Indigo De Souza – ‘Any Shape You Take’ review: finding love through turmoil

The North Carolinian's second album is as a masterful slice of grunge pop that digs deep into human connection and love

Raised in a remote North Carolina town with her free-spirited mother, Indigo De Souza has always had the space to let her imagination run wild. It was unsurprising that the themes heard on 2018’s debut album ‘I Love My Mom’ were deeply expressive, with the colourful slacker-pop tackling themes of mental health and shitty breakups with a sense of true abandon.

Having since been picked up by indie mainstay Saddle Creek [Big Thief, Bright Eyes] – she’s doubled-down on that early vision for the second full-length ‘Any Shape You Take’, while evolving the living room grunge into something more defined. It’s clear from opener ‘17’ that the intimacy remains in the face of scaling up. The ambient slice of pop comes like a warm embrace with a sickly auto-tuned vocal: “darling if you need me I’ll be right here / I’ve come to rescue.”

De Souza recently told NME that making this record was a healing process in itself having been recorded at the end of a long-term relationship. The evidence is all over the record, perhaps most notably in lead single ‘Kill Me’ which is sung with a bittersweet angst of the emotional fallout, “Nobody asked me to feel this fucked up / but here I am fucked up.” The biggest emotional purge comes with ‘Real Pain’ a haunting, grunge ballad which dissects conflicting feelings of ending a long-term relationship.The track builds into a squall of screams submitted by fans from across the globe; it’s as compelling as it is unnerving.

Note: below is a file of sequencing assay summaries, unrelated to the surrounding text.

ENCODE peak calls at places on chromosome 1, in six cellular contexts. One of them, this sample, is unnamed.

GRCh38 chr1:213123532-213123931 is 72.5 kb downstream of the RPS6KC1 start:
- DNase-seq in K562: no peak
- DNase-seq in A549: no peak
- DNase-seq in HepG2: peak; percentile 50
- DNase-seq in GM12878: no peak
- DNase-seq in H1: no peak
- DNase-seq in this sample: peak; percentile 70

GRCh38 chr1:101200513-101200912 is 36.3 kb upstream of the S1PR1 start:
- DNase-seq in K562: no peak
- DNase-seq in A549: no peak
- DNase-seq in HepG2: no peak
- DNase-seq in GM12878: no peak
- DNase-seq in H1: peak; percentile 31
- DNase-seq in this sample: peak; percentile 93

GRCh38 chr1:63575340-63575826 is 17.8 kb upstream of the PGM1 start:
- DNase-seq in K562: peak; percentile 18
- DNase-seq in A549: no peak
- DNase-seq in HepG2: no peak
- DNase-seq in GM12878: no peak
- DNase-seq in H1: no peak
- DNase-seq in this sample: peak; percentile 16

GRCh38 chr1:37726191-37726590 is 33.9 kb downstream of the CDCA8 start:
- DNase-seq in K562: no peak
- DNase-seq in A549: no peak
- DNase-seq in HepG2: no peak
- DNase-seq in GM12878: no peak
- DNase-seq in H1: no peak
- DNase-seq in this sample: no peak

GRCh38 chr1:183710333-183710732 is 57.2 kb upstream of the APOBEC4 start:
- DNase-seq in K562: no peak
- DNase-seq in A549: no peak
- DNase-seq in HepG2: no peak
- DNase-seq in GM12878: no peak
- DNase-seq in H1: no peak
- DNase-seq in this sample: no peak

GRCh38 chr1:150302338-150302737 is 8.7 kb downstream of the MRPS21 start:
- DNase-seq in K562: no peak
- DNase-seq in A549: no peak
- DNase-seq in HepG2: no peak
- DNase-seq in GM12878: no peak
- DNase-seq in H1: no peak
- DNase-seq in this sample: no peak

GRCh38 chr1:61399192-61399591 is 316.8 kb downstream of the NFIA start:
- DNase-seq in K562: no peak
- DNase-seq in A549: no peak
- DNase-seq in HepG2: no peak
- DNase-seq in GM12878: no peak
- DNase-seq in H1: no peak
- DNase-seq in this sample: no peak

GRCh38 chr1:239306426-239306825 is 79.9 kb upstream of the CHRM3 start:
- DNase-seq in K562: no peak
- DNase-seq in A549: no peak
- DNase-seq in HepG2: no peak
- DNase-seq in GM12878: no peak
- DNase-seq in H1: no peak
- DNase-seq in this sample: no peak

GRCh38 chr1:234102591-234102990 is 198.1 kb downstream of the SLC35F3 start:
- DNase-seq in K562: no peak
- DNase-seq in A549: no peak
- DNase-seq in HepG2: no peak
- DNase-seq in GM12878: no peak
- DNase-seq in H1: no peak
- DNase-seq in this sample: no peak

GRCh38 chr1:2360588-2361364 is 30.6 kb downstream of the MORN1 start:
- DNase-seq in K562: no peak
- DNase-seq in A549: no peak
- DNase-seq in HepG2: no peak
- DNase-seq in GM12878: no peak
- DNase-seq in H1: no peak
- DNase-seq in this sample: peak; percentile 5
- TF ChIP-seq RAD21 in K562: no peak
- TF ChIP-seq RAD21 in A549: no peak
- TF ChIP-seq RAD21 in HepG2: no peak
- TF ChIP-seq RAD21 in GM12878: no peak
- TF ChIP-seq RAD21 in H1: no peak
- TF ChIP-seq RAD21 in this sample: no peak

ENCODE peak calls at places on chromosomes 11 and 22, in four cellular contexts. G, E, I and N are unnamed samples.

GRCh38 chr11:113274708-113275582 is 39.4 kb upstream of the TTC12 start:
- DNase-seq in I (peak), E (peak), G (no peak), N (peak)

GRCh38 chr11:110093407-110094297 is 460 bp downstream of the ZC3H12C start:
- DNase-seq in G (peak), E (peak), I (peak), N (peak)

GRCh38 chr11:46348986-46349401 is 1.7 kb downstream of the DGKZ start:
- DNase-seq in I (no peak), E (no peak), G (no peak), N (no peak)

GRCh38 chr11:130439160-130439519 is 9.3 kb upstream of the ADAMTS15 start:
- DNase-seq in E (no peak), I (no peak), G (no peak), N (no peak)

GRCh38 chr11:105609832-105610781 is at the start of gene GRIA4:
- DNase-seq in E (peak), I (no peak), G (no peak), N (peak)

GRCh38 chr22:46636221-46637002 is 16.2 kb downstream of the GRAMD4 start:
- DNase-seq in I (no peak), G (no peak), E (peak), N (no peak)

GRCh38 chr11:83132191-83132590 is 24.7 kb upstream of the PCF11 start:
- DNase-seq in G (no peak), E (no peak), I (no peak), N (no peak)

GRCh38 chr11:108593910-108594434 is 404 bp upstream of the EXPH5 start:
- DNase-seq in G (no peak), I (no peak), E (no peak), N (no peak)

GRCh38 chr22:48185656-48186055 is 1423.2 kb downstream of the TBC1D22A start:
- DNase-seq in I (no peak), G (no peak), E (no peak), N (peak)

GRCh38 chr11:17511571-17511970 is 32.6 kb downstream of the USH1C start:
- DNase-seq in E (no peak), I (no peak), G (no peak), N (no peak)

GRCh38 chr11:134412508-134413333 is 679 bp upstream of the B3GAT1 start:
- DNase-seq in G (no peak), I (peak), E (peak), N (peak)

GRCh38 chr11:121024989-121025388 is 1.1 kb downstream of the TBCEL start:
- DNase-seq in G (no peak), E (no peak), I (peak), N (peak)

Despite these starker moments, she often strives to find the light wherever possible. Even the breakup anthem ‘Pretty Pictures’ which comes as a perfect blend of grunge and pop carries an uplifting spirit, alluding to the record title and loving people through all the shapes that they take. Single ‘Hold U’ churns with similarly warm feelings as a love song of the purest form, one of the more soulful moments on the listen, she sings honestly and simply atop a melodic and meandering guitar line, “You are a good thing I’ve noticed / And I want a good thing with you.”

She’s unafraid to tackle the morbid or macabre either – with themes of death creeping into even the life-affirming moments – the Cherry Glazerr-esque ‘Die/Cry’ grapples with the more profound topic of loving someone so much you want to die before them. Elsewhere the arena-ready indie of ‘Darker Than Death’ hears her desperately sing, “Was it something I said?”

There’s a hell of a lot at play through this listen but that’s exactly how De Souza wants it. “That’s how my brain feels. It’s not one dimensional, there are lots of ups and downs so I try to reflect that in music.What she does do is elegantly weave different worlds together while staying true to herself throughout. It’s a follow-up that seals her as a new icon for outsiders, in whatever shape she takes.


Indigo De Souza Any Shape You Take

  • Release date: August 27
  • Record label: Saddle Creek